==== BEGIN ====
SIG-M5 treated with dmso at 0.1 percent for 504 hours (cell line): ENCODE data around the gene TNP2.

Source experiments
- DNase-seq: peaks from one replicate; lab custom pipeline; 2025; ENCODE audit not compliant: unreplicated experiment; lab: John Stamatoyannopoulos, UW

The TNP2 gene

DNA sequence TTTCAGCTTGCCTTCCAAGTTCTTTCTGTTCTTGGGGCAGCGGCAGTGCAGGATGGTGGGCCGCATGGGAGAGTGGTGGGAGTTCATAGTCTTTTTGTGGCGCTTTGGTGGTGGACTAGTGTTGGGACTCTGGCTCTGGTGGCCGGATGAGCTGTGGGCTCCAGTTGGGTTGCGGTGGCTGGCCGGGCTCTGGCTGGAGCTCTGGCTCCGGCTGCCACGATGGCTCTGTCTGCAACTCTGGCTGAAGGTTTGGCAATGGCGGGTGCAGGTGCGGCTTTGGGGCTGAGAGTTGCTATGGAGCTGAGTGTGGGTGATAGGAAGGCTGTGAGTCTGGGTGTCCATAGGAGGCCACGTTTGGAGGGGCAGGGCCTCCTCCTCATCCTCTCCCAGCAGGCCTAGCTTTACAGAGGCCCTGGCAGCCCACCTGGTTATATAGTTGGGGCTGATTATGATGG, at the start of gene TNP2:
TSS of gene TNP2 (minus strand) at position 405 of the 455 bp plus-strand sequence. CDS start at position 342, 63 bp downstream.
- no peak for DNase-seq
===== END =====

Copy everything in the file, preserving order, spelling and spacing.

SIG-M5 treated with dmso at 0.1 percent for 504 hours (cell line): ENCODE data around the gene TNP2.

Source experiments
- DNase-seq: peaks from one replicate; lab custom pipeline; 2025; ENCODE audit not compliant: unreplicated experiment; lab: John Stamatoyannopoulos, UW

The TNP2 gene

DNA sequence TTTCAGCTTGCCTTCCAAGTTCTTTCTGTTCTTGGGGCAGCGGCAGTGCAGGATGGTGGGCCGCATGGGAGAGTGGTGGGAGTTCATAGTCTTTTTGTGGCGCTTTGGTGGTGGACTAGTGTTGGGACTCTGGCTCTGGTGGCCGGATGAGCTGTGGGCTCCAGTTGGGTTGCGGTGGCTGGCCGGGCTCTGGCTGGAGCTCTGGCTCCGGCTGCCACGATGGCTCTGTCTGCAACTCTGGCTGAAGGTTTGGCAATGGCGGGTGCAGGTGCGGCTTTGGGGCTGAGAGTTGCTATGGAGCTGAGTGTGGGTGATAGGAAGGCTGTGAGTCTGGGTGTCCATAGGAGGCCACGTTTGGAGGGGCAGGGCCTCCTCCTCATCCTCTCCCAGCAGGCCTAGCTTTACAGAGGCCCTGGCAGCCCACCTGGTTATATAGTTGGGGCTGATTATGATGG, at the start of gene TNP2:
TSS of gene TNP2 (minus strand) at position 405 of the 455 bp plus-strand sequence. CDS start at position 342, 63 bp downstream.
- no peak for DNase-seq